By Christina Rocha
For more than half his lifetime, Jon-Jon Stirrat has dedicated his life to helping high school students go to college.
“I am happy that I am retiring from ELAC and most of all I will miss the students,” said Stirrat, who retired this winter.
His duties were coordinating outreach for East Los Angeles College to reach out to the high school students and to the community, along with co-worker Lynn Wood.
Stirrat built the outreach program. When Stirrat first started the program, most high schools did not know about ELAC.
“I have not done this alone and I had wonderful student workers, and I have Lynn Wood,” said Stirrat.
When Stirrat started doing recruitment for the college, many of the schools did not want ELAC at their high schools.
“I think much of that was due to old misconception of ELAC being a ghetto school or as some people referred to it, “high school with ashtrays.”
Stirrat was determined to help ELAC succeed, but he realized that he could not do it alone.
“With the help of my wonderful student workers we learned about every program and department we possibly could at the college,” said Stirrat.
They received much cooperation from faculty and staff, allowing them to bring prospective students by talking to them or visit their classrooms.
According to Stirrat, word was also an integral part of the department’s success.
ELAC is now usually the first college the high schools call on when they need classroom presentations, financial aid, workshops, and general college information.
“I have been told numerous times that our student’s ambassadors are far better trained and know more than most of the ambassadors from other colleges,” said Stirrat.
When the E7 Technology Center opened, Outreach and Recruitment along with Gina Chelstrom from Tech Prep and coach Rick Gamboa, decided to have the first Tech Prep Day. It was also known as Counselor Day and showcased the programs in that building.
High school counselors attended various class workshops and were later treated to a luncheon.
“The counselor was impressed with our wonderful programs and took this information back to their high school,” said Stirrat.
“We also started having Senior Day every year in collaboration with all departments on campus.
“Due to budget constraints, we have not had these events for the past few years.
“I would hope that the college realizes the importance of these events in maintaining our image to the community and will budget for them in the future.”
Before Stirrat worked at ELAC, he had a job at USC’s dental bookstore. He saw an opening for East Los Angeles College.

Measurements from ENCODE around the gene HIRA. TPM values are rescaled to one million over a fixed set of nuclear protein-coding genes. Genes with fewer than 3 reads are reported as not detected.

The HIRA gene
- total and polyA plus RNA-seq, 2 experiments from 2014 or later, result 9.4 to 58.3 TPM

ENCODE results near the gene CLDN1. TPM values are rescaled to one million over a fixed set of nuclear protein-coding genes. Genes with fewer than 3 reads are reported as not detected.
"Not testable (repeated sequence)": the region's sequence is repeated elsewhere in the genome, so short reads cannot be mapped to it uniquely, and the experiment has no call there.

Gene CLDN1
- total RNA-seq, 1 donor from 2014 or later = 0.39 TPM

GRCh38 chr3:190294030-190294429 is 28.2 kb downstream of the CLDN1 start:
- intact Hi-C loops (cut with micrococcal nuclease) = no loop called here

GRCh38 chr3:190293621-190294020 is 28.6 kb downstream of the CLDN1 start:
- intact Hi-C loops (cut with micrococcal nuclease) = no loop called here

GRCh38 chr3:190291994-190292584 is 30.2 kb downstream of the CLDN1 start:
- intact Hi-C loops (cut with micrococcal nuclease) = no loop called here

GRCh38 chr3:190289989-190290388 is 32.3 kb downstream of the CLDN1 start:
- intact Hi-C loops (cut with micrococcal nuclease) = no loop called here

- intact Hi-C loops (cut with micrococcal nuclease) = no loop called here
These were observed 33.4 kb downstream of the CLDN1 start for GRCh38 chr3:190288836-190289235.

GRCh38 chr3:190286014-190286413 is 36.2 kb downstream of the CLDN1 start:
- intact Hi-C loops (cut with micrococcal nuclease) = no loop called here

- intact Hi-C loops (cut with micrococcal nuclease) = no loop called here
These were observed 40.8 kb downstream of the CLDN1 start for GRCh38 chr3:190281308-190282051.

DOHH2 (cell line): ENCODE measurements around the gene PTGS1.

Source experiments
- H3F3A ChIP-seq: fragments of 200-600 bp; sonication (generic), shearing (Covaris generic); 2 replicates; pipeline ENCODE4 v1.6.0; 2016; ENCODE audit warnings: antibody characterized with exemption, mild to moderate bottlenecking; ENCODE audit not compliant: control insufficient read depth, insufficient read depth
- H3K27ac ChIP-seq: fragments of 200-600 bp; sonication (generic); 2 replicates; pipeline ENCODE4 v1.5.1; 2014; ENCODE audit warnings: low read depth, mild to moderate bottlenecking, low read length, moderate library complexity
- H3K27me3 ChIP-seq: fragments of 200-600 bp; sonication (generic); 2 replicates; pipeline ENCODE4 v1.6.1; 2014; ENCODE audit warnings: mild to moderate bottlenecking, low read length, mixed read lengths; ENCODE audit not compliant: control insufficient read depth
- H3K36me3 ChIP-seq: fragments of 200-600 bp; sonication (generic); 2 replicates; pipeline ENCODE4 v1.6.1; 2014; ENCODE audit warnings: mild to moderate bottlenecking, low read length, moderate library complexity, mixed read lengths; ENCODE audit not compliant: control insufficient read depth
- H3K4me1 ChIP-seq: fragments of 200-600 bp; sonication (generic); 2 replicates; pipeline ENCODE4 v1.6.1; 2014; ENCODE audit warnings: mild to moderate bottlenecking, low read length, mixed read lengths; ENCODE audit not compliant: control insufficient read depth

At that time he was interviewed by Nick Tan and John Gaclegar and he was hired. He did not know anyone when he first came here.
His professional background is mostly working at East Los Angeles College. “I love ELAC and I will always be home to me,”said Stirrat.
He loves to help students and it is the best part of his job.
However, he enjoys seeing the students succeed and go far on their carreer or their goals.
Stirrat was born and grew up in Los Angeles. He went to George Washington High School in Los Angeles. Now Stirrat lives in Downey.
Stirrat is an actor and make-up artist outside of school. He performs at local and community theatre.
Most of the time he did the make-up and work for the whole cast.
He was also a member of the first gay theatre group in Hollywood.
He remembered that he did the make-up for Meg Tilly.
After he retires he wants to rest and sleep.
He also wants to get back to his music and art and perhaps volunteer at the local high school.
Stirrat is widowed and has no kids of his own.
Stirrat considers every high school student and his student workers, past and present, like family.
“I guess I have 53 kids and I am so proud of them,” said Stirrat.
During his free time Stirrat likes to go to see live theatre and read.
Wood’s favorite memory was when she went with him to Lema High School and as soon as he walked into the school one of the students told Stirrat, “I know you. You came to my middle school and talked to us about college.”
The following day the same student yelled out in excitement at Stirrat from across ELAC.
Stirrat was here on a tour. Wood witnessed that a student who had just gotten out of the Youth Authority called Stirrat on the phone and said
“I remember you and I really want to start school now.”
“Stirrat is a person that genuinely cared for his students, and we will miss that,” said Wood.
“It makes me feel sad for him to go although I know logically it is the best thing for him,” said Wood
Student worker Mike Sanchez’s favorite memory of Stirrat was the first time Sanchez met him in the office.
He seemed very friendly and although he barely met Stirrat, Sanchez felt that he had known him as if we had known each other for a very long time.
Stirrat always helped students, and contributed his time and effort to help people.
“ELAC will miss Jon-Jon because he was a great role model for everyone, that includes students, staff, and faculty,” said Sanchez
“I wish he would have stayed longer, but I guess that it was time for him to move on.”